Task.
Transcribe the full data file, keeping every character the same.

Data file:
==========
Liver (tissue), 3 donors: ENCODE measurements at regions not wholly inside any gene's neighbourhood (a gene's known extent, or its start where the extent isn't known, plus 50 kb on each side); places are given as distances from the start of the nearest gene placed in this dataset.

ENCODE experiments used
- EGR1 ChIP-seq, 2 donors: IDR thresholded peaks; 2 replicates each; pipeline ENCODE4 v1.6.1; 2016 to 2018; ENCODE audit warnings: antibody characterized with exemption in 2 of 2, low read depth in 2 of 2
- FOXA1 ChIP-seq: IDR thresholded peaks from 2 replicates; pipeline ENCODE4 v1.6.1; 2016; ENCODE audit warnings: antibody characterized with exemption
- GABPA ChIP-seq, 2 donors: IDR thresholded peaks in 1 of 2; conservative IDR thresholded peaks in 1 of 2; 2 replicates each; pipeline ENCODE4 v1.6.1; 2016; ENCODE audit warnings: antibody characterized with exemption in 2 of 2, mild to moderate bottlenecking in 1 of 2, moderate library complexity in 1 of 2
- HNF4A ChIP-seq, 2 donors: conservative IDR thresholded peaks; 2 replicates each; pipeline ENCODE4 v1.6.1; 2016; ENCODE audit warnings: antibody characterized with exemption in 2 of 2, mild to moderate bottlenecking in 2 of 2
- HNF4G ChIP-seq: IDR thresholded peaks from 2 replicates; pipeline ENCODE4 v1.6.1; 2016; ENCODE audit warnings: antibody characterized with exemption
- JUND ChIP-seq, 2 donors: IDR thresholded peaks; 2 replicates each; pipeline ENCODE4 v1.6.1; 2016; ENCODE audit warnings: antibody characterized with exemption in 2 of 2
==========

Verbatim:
Liver (tissue), 3 donors: ENCODE measurements at regions not wholly inside any gene's neighbourhood (a gene's known extent, or its start where the extent isn't known, plus 50 kb on each side); places are given as distances from the start of the nearest gene placed in this dataset.

ENCODE experiments used
- EGR1 ChIP-seq, 2 donors: IDR thresholded peaks; 2 replicates each; pipeline ENCODE4 v1.6.1; 2016 to 2018; ENCODE audit warnings: antibody characterized with exemption in 2 of 2, low read depth in 2 of 2
- FOXA1 ChIP-seq: IDR thresholded peaks from 2 replicates; pipeline ENCODE4 v1.6.1; 2016; ENCODE audit warnings: antibody characterized with exemption
- GABPA ChIP-seq, 2 donors: IDR thresholded peaks in 1 of 2; conservative IDR thresholded peaks in 1 of 2; 2 replicates each; pipeline ENCODE4 v1.6.1; 2016; ENCODE audit warnings: antibody characterized with exemption in 2 of 2, mild to moderate bottlenecking in 1 of 2, moderate library complexity in 1 of 2
- HNF4A ChIP-seq, 2 donors: conservative IDR thresholded peaks; 2 replicates each; pipeline ENCODE4 v1.6.1; 2016; ENCODE audit warnings: antibody characterized with exemption in 2 of 2, mild to moderate bottlenecking in 2 of 2
- HNF4G ChIP-seq: IDR thresholded peaks from 2 replicates; pipeline ENCODE4 v1.6.1; 2016; ENCODE audit warnings: antibody characterized with exemption
- JUND ChIP-seq, 2 donors: IDR thresholded peaks; 2 replicates each; pipeline ENCODE4 v1.6.1; 2016; ENCODE audit warnings: antibody characterized with exemption in 2 of 2